The majority of products purchased worldwide come in an (un)avoidable plastic wrapper. Plastic serves as one of the leading materials in worldwide consumption, with continually growing amounts produced, “consumed” and wasted each year. Eventually a portion of this waste finds its ways to our beaches, and waterways, which pollutes our oceans and kills marine life in various ways. This leads to marine health issues, contamination of the food chain, and ultimately negative impacts on our global water sources in ways that may soon be irrevocable.
The plastic crisis in our oceans is global. Plastic finding its way into the ocean has consolidated into enormous plastic gyres, or “garbage patches” found in the oceans. These “garbage patches” are composed of broken down plastics along with a multitude of other debris. However, unlike most debris which biodegrades, plastic only breaks into smaller and smaller polymers, never breaking down completely. Fragments of broken down plastics soak up toxins, and due to their small size and prevalence are widely ingested by marine animals. In some instances sea gulls and have been found with up to 3-4 plastic lighters and 5-10 bottle caps in their stomachs. Besides birds, many marine organisms ingest these plastics, which bio-accumulate, and threaten the entire food chain. To date, samples of our oceans have shown that there is no area of our ocean which does not contain some portion of plastic contaminants.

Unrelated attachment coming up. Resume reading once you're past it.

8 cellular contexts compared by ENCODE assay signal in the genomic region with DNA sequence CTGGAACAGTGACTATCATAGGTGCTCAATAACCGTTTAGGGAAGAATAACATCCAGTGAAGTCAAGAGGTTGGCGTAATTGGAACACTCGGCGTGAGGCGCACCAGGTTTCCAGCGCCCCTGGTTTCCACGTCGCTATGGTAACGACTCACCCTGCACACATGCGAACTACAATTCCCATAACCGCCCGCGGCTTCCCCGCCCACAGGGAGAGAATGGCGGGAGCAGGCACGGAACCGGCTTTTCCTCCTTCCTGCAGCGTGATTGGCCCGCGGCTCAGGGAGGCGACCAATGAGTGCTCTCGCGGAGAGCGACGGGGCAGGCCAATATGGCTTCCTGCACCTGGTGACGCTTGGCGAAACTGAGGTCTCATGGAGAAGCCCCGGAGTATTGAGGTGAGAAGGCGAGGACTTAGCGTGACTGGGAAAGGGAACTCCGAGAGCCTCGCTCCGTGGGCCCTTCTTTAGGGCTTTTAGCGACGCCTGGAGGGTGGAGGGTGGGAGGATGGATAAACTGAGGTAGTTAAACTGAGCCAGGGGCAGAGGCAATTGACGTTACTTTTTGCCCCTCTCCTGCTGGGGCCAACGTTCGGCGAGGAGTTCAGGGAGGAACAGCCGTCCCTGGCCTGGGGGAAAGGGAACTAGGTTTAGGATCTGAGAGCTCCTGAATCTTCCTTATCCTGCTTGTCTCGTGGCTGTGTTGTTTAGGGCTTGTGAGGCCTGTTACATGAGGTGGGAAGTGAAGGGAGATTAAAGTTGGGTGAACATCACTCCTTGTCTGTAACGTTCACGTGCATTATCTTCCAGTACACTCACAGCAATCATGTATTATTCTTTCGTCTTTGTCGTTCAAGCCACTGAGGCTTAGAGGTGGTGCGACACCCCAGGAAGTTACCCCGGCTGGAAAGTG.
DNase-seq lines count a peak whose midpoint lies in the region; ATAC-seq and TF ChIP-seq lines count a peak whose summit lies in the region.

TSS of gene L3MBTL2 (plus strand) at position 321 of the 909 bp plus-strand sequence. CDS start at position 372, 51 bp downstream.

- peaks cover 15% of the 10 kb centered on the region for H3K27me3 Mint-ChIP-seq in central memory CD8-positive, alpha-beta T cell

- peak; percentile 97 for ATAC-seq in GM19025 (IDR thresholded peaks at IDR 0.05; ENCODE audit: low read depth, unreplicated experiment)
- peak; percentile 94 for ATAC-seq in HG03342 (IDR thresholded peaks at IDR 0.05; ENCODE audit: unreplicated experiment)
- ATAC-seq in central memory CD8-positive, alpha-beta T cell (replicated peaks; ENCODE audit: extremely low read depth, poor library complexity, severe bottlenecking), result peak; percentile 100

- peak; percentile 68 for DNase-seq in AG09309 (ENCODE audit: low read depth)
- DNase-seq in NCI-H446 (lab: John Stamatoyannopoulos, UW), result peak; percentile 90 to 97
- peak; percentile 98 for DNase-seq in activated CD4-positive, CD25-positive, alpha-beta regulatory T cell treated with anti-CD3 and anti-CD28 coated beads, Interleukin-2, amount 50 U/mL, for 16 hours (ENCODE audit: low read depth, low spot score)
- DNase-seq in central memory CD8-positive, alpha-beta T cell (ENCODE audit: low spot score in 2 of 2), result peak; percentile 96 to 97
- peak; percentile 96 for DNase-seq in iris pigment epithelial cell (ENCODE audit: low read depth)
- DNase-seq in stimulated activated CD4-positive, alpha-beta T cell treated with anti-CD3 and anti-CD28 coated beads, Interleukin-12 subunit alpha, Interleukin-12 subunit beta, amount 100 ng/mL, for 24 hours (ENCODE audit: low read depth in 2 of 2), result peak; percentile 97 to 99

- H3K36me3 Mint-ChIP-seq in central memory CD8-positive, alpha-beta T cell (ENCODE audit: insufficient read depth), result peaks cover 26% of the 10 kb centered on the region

Now, in addition to the large concentration of plastic, Scripps Institution of Oceanography researchers have determined some of the fish in the area are eating it.
“We did indeed find some indisputable pieces of plastic in their guts.” The Scientist, Pete Davison stated that about 5-10 percent of the fish they studied –“mainly small swimmers common in the deep ocean, like lanternfish and hatchetfish” had consumed the tiny plastic particles. Those fish, in turn, are eaten by bigger, commercially fished species.
“If tuna is eating a lot of lanternfish, it is indirectly ingesting the plastic that might be in the lanternfish’s stomach,” Davison said. Substances like PCB and DDT can also be absorbed by plastic and leach into sea life and ultimately end up in our food chain. Plastic seafood consumption will worsen if this plastic crisis is not taken seriously – change begins with each willing individual.